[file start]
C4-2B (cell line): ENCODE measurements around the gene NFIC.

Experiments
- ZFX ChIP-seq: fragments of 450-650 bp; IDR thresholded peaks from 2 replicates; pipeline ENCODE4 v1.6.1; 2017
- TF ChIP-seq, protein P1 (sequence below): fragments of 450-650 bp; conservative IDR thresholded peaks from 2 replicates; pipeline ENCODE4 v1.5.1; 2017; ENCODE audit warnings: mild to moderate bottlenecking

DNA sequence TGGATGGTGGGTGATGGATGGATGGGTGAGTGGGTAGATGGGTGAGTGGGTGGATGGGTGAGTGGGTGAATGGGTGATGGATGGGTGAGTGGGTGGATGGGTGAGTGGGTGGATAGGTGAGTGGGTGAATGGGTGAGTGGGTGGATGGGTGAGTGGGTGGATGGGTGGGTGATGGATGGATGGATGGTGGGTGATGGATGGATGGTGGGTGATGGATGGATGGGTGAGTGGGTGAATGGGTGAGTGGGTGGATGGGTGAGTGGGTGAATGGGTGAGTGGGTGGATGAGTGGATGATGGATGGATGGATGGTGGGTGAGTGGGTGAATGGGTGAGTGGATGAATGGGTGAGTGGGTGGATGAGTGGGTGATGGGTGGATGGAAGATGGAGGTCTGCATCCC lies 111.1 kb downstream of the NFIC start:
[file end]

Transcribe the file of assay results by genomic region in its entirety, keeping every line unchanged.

C4-2B (cell line): ENCODE measurements around the gene NFIC.

Experiments
- ZFX ChIP-seq: fragments of 450-650 bp; IDR thresholded peaks from 2 replicates; pipeline ENCODE4 v1.6.1; 2017
- TF ChIP-seq, protein P1 (sequence below): fragments of 450-650 bp; conservative IDR thresholded peaks from 2 replicates; pipeline ENCODE4 v1.5.1; 2017; ENCODE audit warnings: mild to moderate bottlenecking

DNA sequence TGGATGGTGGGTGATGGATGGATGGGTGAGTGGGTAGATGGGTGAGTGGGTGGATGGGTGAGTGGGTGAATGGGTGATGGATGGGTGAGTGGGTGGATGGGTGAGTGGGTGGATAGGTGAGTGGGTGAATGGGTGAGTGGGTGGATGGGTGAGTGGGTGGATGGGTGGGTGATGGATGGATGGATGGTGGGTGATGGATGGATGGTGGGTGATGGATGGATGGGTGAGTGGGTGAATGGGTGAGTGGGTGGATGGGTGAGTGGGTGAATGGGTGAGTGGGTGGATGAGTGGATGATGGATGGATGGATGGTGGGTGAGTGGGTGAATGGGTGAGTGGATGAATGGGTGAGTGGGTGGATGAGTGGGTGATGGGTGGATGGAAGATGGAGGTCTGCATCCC lies 111.1 kb downstream of the NFIC start: